The second can be seen as a feature when one dislikes the idea of a nation going out to conquer other nations, but is a problem when a nation with only militia forces is defending itself from another nation that has a standing army.
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Drak Bibliophile (The Book Loving Dragon)
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Sometimes the Dragon Wins!!
*

Sean Roach on November 25, 2019, 02:11:42 pm
Historically, there have been two problems with Militia.

First, there's the problem of training & discipline. Do they know what they are doing and do they have the discipline to "do the job"?

Second, when the Militia is called up, then whatever jobs they did in the community is not being done or at least is being done by "less qualified individuals".  This means that a long war has a greater impact on the community/nation than it would if the war was fought by a standing army.

The second can be seen as a feature when one dislikes the idea of a nation going out to conquer other nations, but is a problem when a nation with only militia forces is defending itself from another nation that has a standing army.

The problem with that argument is it assumes those soldiers come out of thin air and eat nothing. It doesn't matter if the soldiers are part-time or full-time; those soldiers are workers who are taken out of the civilian economy. Now, you can say that a community that has a standing army is one that is accustomed to the extra load, and that fielding that army therefore produces much less of a system shock to their economy than calling up part-timers, and leaving tasks normally done now unfilled.

DrakBibliophile on November 25, 2019, 06:44:17 pm
I hear you but I still think there's a difference between a nation with a Standing Army (not currently in civilian jobs) and a nation that uses only Militia forces who when needed have to be pulled from civilian jobs.

Historically, there have been two problems with Militia.

First, there's the problem of training & discipline. Do they know what they are doing and do they have the discipline to "do the job"?

Second, when the Militia is called up, then whatever jobs they did in the community is not being done or at least is being done by "less qualified individuals".  This means that a long war has a greater impact on the community/nation than it would if the war was fought by a standing army.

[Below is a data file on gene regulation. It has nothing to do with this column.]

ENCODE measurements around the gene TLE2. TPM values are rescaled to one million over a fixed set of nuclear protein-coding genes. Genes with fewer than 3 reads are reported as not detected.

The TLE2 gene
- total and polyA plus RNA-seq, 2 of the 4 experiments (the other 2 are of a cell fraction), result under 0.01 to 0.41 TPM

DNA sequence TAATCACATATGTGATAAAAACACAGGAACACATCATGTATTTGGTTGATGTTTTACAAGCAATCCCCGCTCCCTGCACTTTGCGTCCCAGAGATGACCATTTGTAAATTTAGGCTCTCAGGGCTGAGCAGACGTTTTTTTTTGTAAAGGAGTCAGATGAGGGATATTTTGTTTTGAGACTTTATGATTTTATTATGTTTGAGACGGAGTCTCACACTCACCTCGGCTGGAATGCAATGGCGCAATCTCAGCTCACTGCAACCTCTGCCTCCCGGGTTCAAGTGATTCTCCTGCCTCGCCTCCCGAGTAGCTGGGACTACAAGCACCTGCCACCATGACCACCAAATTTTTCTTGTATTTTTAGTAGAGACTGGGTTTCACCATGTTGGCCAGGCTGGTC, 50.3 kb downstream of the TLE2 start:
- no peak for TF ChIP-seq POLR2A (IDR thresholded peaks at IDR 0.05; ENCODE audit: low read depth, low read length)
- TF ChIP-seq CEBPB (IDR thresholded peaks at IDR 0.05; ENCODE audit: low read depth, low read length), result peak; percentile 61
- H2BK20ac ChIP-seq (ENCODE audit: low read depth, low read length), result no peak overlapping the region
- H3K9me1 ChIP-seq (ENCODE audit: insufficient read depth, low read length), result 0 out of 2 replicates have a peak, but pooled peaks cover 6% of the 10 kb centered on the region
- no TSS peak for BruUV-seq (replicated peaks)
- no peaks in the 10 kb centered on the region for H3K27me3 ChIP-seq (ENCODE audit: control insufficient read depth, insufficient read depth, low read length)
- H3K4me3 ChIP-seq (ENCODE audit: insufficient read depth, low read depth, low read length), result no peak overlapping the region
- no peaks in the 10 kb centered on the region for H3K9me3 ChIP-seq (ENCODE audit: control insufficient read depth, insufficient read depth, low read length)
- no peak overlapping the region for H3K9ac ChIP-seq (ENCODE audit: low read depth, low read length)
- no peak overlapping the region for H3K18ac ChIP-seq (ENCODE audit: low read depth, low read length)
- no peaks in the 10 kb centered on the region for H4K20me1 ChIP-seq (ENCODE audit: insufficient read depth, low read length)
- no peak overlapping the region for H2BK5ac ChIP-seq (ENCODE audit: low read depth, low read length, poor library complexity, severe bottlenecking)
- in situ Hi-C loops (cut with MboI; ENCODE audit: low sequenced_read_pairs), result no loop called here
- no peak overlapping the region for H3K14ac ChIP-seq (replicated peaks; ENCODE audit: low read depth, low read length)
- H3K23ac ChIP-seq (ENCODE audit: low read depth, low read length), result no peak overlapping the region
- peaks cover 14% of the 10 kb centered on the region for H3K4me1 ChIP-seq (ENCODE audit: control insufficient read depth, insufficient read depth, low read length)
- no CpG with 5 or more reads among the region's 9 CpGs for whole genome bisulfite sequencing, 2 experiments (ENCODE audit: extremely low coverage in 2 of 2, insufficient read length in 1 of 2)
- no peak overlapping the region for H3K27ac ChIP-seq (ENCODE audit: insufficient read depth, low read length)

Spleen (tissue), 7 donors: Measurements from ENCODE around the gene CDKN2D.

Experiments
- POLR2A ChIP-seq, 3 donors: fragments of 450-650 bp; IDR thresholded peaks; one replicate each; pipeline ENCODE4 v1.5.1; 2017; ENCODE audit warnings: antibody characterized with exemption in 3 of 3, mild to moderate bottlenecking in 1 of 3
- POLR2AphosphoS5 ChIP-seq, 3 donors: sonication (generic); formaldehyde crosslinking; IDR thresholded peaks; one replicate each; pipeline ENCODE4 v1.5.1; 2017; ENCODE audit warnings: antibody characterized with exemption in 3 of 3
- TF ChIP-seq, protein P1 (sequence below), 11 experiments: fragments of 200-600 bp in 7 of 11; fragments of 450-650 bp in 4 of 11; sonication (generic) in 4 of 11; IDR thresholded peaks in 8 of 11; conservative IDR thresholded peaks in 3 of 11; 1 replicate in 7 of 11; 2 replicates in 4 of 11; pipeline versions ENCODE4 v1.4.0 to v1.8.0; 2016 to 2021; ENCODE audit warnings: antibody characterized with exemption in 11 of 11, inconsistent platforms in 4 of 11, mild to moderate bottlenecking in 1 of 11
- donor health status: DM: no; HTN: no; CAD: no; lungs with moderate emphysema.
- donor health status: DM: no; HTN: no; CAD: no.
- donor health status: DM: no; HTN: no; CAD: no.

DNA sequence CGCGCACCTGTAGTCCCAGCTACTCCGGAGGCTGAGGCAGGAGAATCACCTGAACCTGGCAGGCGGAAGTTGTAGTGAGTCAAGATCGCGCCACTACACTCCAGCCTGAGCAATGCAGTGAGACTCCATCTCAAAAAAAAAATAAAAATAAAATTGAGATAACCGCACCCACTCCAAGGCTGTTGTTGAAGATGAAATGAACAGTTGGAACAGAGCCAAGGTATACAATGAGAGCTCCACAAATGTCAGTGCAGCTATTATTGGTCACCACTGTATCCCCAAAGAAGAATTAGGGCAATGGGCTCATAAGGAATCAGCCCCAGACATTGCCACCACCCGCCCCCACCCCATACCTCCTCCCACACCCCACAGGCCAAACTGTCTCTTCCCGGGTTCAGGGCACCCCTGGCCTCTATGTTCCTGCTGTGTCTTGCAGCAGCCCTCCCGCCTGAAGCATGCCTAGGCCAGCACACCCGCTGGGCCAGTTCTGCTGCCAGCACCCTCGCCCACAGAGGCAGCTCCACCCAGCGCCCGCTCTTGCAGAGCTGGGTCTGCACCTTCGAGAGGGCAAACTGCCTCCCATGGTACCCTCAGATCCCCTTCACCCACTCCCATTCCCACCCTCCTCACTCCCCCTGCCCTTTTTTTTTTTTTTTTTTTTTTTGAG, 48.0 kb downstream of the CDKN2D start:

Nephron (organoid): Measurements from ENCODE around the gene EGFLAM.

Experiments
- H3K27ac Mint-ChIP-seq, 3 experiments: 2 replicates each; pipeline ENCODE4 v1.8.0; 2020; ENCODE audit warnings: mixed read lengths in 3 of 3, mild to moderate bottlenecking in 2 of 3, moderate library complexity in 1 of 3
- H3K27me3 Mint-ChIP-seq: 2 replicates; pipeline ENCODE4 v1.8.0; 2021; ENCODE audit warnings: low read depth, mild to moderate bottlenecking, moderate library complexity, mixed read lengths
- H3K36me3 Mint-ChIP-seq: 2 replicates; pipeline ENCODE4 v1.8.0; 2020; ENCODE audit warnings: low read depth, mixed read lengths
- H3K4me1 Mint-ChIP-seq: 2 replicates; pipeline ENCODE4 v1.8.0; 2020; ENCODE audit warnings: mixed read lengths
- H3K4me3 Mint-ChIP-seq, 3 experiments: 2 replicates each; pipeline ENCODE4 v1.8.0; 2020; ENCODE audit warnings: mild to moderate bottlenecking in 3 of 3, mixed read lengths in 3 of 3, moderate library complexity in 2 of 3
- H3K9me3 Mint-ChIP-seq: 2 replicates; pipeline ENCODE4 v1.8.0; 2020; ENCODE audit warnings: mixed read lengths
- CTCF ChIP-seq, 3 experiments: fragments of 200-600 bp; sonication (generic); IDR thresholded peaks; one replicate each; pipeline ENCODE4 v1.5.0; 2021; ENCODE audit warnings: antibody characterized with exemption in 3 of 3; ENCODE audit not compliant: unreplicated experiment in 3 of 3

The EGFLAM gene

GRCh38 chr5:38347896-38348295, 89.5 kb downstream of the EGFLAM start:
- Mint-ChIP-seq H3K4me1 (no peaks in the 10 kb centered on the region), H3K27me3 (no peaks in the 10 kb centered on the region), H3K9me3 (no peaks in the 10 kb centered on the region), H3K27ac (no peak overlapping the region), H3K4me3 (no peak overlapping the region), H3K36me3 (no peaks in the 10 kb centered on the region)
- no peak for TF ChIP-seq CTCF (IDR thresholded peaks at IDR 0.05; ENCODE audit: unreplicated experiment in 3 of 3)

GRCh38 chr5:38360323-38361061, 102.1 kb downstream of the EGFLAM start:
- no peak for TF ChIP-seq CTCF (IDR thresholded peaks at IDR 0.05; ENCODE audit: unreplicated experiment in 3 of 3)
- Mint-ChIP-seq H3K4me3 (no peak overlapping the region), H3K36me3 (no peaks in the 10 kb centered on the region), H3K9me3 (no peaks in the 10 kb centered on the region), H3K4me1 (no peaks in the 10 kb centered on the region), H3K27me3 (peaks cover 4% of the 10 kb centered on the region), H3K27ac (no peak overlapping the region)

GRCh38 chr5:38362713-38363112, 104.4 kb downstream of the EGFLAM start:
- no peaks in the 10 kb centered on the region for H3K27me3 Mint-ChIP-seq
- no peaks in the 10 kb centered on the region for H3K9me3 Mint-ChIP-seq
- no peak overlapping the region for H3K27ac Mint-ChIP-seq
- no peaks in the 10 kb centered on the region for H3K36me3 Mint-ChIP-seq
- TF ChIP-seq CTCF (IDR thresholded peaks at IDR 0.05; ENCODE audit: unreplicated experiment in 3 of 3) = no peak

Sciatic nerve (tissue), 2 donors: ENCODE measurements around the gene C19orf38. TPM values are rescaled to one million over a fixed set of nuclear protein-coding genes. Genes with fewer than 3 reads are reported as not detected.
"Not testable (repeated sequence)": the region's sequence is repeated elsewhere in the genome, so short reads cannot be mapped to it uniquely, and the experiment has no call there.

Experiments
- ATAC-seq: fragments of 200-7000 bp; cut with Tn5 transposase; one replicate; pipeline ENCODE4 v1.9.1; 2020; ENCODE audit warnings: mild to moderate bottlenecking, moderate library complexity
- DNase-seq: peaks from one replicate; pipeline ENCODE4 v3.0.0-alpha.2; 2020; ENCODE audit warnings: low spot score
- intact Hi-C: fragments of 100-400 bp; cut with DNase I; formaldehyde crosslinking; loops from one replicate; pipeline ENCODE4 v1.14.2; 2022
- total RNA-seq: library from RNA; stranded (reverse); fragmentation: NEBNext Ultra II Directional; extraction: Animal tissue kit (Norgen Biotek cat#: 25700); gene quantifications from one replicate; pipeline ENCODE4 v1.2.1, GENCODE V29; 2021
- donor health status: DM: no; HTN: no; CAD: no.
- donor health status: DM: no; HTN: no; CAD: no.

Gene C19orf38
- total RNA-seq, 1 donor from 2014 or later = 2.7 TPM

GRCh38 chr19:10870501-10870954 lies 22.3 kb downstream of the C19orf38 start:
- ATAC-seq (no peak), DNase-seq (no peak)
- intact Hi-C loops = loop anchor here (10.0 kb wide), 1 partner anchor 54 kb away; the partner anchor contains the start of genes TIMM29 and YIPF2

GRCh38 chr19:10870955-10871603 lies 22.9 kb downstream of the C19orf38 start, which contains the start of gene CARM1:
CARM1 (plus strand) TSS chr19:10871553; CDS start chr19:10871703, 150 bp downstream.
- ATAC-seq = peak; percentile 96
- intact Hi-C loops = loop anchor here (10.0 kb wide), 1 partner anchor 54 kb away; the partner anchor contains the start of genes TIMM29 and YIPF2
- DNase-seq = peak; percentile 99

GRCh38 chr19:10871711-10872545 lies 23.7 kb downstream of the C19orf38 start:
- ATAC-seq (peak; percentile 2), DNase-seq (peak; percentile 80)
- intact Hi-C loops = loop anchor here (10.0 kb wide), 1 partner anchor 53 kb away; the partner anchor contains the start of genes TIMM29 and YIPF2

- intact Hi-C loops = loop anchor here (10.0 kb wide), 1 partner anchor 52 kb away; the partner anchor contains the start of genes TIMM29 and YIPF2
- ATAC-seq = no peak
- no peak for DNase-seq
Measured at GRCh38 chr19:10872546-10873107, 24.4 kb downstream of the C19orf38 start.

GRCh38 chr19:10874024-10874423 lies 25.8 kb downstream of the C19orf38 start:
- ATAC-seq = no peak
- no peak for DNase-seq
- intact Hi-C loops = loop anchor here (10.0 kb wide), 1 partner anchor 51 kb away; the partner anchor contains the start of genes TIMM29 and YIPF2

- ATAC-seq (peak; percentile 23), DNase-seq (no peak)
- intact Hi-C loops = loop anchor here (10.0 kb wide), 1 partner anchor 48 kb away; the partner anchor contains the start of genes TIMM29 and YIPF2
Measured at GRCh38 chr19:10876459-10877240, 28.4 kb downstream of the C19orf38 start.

The second can be seen as a feature when one dislikes the idea of a nation going out to conquer other nations, but is a problem when a nation with only militia forces is defending itself from another nation that has a standing army.

The problem with that argument is it assumes those soldiers come out of thin air and eat nothing. It doesn't matter if the soldiers are part-time or full-time; those soldiers are workers who are taken out of the civilian economy. Now, you can say that a community that has a standing army is one that is accustomed to the extra load, and that fielding that army therefore produces much less of a system shock to their economy than calling up part-timers, and leaving tasks normally done now unfilled.
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Drak Bibliophile (The Book Loving Dragon)
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Sometimes the Dragon Wins!!
*

lurkergao on November 27, 2019, 04:21:44 am
If Alyss did use the militia to attack another rich family there is a huge problem with that. Namely that militia is willing to be paid to use military force on its own citizens if a rich person pays them to, as opposed to whatever command structure the militia has saying that decastries is a threat. Decastrie could have paid the militia to stage a coup d'état then. The assurance agencies are police not soldiers. Just because Alyss contracts with an assurance agency doesnt mean she she doesnt want a private army. The assurance agency goes after people that attack you and gather evidence for arbitration. Actually defending yourself from the attack is left up to your own devices. If Alyss sends out her soldiers to take back property stolen from her without an assurance agency presumeably she gets sued. If they get caught that is. Even if you prefered to go the illegal route you would want one to not seem like somebody up to no good.

Skull the Troll on November 27, 2019, 08:34:51 am
If Alyss did use the militia to attack another rich family there is a huge problem with that. Namely that militia is willing to be paid to use military force on its own citizens if a rich person pays them to, as opposed to whatever command structure the militia has saying that decastries is a threat. Decastrie could have paid the militia to stage a coup d'état then. The assurance agencies are police not soldiers. Just because Alyss contracts with an assurance agency doesnt mean she she doesnt want a private army. The assurance agency goes after people that attack you and gather evidence for arbitration. Actually defending yourself from the attack is left up to your own devices. If Alyss sends out her soldiers to take back property stolen from her without an assurance agency presumeably she gets sued. If they get caught that is. Even if you prefered to go the illegal route you would want one to not seem like somebody up to no good.